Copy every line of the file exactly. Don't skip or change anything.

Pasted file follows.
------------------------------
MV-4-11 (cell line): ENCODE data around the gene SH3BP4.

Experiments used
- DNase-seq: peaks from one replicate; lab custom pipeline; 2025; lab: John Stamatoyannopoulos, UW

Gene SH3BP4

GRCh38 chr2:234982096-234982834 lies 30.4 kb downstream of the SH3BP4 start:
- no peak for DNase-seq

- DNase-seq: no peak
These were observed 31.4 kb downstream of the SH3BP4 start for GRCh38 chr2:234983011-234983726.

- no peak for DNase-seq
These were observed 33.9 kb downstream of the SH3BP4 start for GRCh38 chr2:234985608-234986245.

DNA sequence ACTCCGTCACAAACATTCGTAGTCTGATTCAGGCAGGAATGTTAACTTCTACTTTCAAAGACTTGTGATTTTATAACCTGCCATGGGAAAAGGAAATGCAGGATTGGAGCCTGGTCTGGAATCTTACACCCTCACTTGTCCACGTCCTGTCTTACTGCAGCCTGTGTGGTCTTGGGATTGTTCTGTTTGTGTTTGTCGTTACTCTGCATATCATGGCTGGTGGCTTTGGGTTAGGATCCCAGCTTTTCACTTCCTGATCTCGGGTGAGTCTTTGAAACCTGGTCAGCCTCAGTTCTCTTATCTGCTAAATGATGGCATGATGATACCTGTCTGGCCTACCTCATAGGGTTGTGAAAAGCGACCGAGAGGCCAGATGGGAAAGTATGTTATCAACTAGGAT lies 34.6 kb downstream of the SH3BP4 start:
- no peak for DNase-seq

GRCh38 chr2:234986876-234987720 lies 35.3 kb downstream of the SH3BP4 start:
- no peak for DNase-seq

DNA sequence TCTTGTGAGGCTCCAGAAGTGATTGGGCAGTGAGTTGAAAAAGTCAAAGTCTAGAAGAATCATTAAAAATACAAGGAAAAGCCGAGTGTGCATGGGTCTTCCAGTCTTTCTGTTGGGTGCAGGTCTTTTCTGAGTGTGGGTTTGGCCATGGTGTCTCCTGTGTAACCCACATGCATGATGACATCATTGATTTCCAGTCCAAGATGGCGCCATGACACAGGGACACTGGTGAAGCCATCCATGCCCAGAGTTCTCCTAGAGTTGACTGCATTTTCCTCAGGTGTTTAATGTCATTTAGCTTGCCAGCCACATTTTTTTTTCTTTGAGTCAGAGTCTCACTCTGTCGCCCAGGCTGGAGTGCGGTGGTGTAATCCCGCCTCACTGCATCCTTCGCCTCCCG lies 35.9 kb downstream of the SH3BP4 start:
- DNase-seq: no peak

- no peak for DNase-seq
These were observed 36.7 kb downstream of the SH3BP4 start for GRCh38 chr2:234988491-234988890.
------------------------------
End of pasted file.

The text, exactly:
MV-4-11 (cell line): ENCODE data around the gene SH3BP4.

Experiments used
- DNase-seq: peaks from one replicate; lab custom pipeline; 2025; lab: John Stamatoyannopoulos, UW

Gene SH3BP4

GRCh38 chr2:234982096-234982834 lies 30.4 kb downstream of the SH3BP4 start:
- no peak for DNase-seq

- DNase-seq: no peak
These were observed 31.4 kb downstream of the SH3BP4 start for GRCh38 chr2:234983011-234983726.

- no peak for DNase-seq
These were observed 33.9 kb downstream of the SH3BP4 start for GRCh38 chr2:234985608-234986245.

DNA sequence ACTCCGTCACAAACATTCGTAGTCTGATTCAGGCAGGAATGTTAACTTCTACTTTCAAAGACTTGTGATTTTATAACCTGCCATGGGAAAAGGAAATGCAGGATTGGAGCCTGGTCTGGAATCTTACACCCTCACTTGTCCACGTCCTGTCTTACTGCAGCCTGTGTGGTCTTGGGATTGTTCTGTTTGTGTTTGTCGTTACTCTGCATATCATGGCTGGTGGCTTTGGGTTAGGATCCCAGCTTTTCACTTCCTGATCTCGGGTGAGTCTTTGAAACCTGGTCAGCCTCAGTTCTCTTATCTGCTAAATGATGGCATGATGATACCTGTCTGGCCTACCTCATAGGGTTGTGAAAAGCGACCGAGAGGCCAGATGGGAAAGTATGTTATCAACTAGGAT lies 34.6 kb downstream of the SH3BP4 start:
- no peak for DNase-seq

GRCh38 chr2:234986876-234987720 lies 35.3 kb downstream of the SH3BP4 start:
- no peak for DNase-seq

DNA sequence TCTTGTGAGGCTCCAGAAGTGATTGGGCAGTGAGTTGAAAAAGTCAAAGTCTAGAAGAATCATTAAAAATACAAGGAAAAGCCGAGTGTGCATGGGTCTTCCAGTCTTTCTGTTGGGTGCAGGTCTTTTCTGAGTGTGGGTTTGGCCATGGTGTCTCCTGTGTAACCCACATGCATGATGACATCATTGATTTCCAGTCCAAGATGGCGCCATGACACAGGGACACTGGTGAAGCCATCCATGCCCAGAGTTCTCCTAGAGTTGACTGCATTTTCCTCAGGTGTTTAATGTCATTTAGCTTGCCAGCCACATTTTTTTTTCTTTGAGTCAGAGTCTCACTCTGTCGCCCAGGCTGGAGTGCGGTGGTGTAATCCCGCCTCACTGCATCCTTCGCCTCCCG lies 35.9 kb downstream of the SH3BP4 start:
- DNase-seq: no peak

- no peak for DNase-seq
These were observed 36.7 kb downstream of the SH3BP4 start for GRCh38 chr2:234988491-234988890.